Cathedral of the Assumption wins Cool Congregation runner-up
The Cathedral of the Assumption has been recognized as a runner-up in the Cool Congregations Challenge. The Challenge is a nation-wide contest sponsored by the national Interfaith Power and Light organization that evaluates a congregations sustainability in a several different categories. The Cathedral of the Assumption was awarded runner-up in the Energy Saver category for their work in retro fitting their campus with energy efficiency lighting.
Motivated by the environmentally conscientious ideas of the congregation the efficient lighting retrofit initiative grew under the leadership of facility manager Ken Garrett. One of the primary challenges facing the initiative was accommodating all the different lighting needs of a large campus which would require more nuance then a “one size fits all” approach.
The campus consists of a large sanctuary, a food kitchen and eating area that serves more than 100 meals daily, a multitude of office spaces and a rectory with living quarters. Many of these areas were additions made to the original church but constructed years apart from each other. Each had its own lighting style and needs.
Since the retrofit began the church has made great progress. Over 200 energy efficient bulbs, mostly LED, have been in various fixtures throughout the campus. In addition, the church has retrofitted seventy t12 fluorescent tube light fixtures with the more efficient t8 fixtures.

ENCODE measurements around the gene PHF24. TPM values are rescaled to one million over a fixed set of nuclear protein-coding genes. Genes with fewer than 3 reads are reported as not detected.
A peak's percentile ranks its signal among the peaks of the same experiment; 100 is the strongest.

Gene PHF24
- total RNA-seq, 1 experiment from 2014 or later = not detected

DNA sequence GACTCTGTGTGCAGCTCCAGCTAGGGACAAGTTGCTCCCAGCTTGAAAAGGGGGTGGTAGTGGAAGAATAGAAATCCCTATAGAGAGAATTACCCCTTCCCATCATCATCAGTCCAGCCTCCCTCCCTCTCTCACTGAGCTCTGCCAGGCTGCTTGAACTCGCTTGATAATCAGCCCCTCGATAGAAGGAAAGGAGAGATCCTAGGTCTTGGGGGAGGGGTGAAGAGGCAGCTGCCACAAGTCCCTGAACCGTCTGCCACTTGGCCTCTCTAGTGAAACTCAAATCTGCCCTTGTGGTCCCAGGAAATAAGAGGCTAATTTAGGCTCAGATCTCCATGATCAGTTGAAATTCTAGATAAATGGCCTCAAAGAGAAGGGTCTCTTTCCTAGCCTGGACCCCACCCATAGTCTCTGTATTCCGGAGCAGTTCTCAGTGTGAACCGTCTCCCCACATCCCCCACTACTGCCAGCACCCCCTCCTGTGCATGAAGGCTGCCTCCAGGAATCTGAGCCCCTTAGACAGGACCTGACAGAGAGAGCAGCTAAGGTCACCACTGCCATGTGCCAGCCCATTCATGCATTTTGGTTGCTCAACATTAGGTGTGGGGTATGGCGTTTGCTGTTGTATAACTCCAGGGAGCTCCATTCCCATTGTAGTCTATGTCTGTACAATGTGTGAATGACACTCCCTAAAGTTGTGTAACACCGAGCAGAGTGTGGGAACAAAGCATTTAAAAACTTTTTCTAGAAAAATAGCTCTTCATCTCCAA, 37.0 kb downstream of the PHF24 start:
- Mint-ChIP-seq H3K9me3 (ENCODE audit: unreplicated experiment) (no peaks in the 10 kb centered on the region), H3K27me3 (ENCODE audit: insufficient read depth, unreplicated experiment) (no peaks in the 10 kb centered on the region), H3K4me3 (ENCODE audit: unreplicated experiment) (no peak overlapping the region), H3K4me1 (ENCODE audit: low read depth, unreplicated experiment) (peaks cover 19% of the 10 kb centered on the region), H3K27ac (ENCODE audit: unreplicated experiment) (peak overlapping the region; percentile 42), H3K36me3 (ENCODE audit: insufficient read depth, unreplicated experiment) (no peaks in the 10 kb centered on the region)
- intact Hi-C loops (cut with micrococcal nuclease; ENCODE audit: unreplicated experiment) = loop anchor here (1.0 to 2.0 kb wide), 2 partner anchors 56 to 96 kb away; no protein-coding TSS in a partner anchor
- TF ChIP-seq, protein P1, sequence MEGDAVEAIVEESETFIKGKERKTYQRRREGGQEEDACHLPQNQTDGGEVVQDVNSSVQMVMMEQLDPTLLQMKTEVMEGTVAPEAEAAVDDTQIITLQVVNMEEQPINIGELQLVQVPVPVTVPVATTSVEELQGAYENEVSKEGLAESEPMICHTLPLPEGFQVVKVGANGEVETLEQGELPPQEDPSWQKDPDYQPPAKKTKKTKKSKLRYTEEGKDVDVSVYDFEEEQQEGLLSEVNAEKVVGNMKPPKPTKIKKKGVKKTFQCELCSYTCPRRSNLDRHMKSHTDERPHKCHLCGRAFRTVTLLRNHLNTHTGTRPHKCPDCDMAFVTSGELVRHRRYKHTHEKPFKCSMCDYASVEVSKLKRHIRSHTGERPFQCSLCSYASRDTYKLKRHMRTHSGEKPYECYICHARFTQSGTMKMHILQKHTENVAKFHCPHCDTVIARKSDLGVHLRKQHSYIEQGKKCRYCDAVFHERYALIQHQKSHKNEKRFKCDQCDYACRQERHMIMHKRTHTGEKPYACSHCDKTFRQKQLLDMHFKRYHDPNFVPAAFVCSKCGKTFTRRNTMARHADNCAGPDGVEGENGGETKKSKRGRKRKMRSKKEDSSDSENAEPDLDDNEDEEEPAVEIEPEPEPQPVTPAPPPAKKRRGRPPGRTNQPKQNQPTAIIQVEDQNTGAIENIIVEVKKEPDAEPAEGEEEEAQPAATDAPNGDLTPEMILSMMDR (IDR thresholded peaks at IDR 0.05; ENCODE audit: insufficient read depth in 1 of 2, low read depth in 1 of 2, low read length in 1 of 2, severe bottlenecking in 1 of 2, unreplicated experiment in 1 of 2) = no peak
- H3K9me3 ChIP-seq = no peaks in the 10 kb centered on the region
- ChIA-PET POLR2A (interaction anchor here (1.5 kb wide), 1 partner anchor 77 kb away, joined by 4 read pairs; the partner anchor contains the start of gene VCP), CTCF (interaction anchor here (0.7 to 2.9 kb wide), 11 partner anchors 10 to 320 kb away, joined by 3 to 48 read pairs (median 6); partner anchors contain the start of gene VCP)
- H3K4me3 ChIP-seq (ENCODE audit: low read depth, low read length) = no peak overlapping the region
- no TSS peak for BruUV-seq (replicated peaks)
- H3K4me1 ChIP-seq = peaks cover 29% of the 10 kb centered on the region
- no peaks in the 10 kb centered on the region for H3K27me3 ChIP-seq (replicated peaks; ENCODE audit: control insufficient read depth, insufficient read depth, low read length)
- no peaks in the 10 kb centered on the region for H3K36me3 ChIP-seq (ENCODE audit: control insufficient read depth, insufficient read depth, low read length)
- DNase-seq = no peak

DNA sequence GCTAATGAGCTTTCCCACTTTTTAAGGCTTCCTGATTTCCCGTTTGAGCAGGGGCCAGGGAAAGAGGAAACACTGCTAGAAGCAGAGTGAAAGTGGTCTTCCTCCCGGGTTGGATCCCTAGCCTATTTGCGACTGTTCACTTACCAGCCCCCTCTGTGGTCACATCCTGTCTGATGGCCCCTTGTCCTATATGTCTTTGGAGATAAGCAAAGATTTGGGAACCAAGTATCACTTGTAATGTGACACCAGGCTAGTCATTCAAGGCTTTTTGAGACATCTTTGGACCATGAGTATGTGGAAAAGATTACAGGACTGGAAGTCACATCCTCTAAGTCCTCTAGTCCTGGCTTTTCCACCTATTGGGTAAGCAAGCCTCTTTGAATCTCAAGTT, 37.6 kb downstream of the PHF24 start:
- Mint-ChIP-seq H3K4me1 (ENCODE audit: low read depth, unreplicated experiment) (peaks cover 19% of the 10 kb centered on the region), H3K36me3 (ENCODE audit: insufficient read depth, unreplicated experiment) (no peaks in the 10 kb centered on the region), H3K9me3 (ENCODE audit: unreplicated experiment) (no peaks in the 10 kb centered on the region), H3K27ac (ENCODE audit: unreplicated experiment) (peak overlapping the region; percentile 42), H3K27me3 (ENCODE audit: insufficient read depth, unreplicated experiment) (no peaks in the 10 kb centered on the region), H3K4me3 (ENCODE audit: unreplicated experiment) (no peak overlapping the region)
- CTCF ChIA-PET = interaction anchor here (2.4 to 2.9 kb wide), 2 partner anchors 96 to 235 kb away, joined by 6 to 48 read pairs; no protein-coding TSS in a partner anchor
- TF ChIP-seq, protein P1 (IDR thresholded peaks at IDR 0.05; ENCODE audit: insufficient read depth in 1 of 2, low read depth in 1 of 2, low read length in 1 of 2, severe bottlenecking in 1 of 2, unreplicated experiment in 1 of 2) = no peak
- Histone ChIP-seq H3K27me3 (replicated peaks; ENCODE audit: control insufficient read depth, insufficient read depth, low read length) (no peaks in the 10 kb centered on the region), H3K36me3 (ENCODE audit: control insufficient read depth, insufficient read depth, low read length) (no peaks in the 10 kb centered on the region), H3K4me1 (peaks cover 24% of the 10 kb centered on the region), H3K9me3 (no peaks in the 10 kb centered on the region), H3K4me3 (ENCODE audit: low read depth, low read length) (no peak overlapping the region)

In 2016, the church took on their largest lighting challenge to date: the replacement of nearly 400 chandelier bulbs with their LED counterparts in the Cathedral’s historic sanctuary. The original construction of the church is over 170 years old and maintaining the aesthetic of the sanctuary was a primary concern in the retrofit.
After extensive research Ken Garrett identified LED filament bulbs as a good replacement. LED filaments, while used in Europe for several years, is an emerging technology in the US. The bulbs retain the look and warm color of traditional Edison style bulbs but with the same efficiency of standard LEDs. Additionally, the church was able to identify energy efficiency rebates that reduce the final costs of the bulbs by nearly two thirds. Today the sanctuary is illuminated in the same way it has always had been but at only about 15% of the original energy cost.
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